Top 5 People Groups

Yoruba of Nigeria: 29,337,000

Hausa: 26,389,000

Igbo of Nigeria: 24,947,000

Fulani: 11,857,000

Kanuri of Nigeria: 5,949,000


Christian: 50.5%

Evangelical: 19.7%

Muslim: 43.5%

Ethnic: 5.7%


Operation World

CIA Factbook

Joshua Project

Sometimes referred to as “the Giant of Africa,” Nigeria is home to over 174 million people. It is the most populous nation in the African continent and the seventh most populous country in the world. A member of the Commonwealth of Nations, Nigeria gained independence from Britain in 1960. Today it is a federal constitutional republic comprising 36 states and the federal capital area of Abuja.

Although constitutionally it is a secular country, there is a sharp divide between Muslims who live mostly in the north and Christians who live in the central and southern regions. Persecution of Christians by violent Islamist groups in the north continues to grow. Hundreds of churches have been burned and many believers killed. Since 1999, local Muslim leaders have imposed sharia law in nine northern states and parts of several others. The jihadist militant group Boko Haram is based in northeastern Nigeria and is allegedly responsible for between 3,000 to 10,000 deaths since its founding in 2001.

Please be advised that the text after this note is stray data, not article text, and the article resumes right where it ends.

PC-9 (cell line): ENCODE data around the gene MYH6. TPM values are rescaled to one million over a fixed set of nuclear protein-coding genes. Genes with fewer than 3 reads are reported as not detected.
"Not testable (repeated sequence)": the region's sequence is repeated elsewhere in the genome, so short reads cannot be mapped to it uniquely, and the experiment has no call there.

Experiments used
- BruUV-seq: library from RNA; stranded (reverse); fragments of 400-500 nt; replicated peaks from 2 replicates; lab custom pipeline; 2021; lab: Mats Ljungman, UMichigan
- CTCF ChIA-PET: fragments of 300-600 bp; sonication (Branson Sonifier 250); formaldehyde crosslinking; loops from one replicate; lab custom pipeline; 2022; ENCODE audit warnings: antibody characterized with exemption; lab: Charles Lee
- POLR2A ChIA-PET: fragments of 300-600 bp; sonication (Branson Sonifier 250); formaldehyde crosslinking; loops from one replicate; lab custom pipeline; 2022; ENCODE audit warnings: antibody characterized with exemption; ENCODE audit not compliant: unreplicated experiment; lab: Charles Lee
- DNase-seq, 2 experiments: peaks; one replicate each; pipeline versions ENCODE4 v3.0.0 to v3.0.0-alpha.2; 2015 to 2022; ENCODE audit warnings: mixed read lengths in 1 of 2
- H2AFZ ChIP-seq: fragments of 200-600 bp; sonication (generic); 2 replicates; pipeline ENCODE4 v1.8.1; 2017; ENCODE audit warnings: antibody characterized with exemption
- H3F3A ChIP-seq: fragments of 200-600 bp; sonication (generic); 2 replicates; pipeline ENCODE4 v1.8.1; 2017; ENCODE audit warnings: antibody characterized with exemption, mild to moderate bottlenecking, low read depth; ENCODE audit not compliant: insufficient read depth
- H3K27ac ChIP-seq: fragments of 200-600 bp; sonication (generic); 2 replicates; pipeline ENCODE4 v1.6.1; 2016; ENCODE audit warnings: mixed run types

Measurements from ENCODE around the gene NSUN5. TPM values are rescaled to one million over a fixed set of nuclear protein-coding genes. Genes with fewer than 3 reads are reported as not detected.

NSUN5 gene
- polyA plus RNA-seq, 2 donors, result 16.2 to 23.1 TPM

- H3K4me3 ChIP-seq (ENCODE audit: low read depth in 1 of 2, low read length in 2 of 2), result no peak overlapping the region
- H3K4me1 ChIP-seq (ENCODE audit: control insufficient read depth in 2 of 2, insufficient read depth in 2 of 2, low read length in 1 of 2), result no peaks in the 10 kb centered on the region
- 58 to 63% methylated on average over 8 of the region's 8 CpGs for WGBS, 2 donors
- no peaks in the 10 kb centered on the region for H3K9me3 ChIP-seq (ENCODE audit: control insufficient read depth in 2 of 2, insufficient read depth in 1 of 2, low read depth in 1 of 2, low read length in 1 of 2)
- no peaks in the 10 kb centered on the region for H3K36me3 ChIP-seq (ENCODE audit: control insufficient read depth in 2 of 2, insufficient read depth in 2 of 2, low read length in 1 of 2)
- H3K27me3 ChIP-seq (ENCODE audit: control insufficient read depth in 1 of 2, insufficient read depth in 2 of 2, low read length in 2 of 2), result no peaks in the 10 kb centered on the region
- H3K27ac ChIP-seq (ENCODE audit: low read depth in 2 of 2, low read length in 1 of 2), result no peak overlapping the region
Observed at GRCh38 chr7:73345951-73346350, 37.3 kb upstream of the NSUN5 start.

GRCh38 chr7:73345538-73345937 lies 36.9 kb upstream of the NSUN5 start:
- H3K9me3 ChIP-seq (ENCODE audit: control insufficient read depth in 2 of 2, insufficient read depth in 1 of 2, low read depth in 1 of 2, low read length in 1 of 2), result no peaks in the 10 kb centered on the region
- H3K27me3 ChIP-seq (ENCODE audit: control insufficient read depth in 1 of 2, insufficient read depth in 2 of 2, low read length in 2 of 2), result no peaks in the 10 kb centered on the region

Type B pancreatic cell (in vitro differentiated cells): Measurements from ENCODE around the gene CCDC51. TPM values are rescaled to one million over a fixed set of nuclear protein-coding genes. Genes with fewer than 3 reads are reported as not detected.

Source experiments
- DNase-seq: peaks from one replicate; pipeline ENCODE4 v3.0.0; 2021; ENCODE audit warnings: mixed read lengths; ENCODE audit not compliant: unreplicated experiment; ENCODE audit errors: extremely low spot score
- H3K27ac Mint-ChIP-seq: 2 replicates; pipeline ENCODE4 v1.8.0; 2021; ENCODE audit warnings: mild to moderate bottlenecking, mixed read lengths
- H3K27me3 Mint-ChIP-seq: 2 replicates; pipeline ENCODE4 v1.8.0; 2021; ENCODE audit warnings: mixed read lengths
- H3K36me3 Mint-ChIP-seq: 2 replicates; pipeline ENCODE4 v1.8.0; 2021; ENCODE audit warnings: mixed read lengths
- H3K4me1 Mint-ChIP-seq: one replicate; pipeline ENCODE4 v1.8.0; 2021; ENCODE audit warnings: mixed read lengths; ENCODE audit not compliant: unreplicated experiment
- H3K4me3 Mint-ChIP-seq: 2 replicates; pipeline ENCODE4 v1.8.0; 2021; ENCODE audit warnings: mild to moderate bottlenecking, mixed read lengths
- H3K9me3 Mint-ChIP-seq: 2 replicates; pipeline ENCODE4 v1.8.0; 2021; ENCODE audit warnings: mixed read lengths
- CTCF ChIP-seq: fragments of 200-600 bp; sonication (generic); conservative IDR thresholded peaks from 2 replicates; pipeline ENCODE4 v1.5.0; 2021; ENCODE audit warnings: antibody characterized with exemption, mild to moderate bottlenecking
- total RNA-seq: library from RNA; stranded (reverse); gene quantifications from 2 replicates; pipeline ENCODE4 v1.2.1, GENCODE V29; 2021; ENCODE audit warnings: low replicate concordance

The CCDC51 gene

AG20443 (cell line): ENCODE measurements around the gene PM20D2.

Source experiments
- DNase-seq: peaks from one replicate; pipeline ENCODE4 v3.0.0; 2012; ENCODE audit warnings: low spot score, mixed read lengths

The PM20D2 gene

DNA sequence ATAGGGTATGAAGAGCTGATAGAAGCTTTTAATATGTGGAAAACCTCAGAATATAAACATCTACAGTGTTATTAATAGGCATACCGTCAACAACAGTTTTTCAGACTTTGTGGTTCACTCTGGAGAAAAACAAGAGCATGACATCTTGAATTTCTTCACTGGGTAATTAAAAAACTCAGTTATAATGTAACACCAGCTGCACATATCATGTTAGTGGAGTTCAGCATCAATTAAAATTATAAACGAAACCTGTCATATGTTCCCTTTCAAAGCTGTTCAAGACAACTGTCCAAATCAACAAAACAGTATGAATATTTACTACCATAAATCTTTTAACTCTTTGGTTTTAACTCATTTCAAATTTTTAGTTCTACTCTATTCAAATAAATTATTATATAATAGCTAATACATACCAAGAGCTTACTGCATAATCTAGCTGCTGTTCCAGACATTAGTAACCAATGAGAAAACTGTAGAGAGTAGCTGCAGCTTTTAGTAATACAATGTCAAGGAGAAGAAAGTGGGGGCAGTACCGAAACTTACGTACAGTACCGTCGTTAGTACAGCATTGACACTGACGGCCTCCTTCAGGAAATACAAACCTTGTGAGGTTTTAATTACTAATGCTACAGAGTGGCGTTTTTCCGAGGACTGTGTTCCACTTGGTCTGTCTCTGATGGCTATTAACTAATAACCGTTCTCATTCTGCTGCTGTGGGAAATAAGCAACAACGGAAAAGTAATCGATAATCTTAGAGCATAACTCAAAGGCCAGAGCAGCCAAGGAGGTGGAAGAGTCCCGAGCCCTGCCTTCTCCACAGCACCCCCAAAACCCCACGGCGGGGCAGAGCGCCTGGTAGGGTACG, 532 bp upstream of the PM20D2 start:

There are 531 ethnic groups in Nigeria, of which 114 are considered relatively unreached by Christianity. The three major ethnic groups are the Hausa/Fulani, Igbo, and Yoruba. Rivalry between these groups continues to dominate Nigerian politics.

Figures are difficult to confirm, but Joshua Project reports that 50.3% of Nigeria´s population are Christians, 43.6% are Muslims, and 5.8% adhere to other religions. Evangelicals make up 19.7 percent of the Christian population.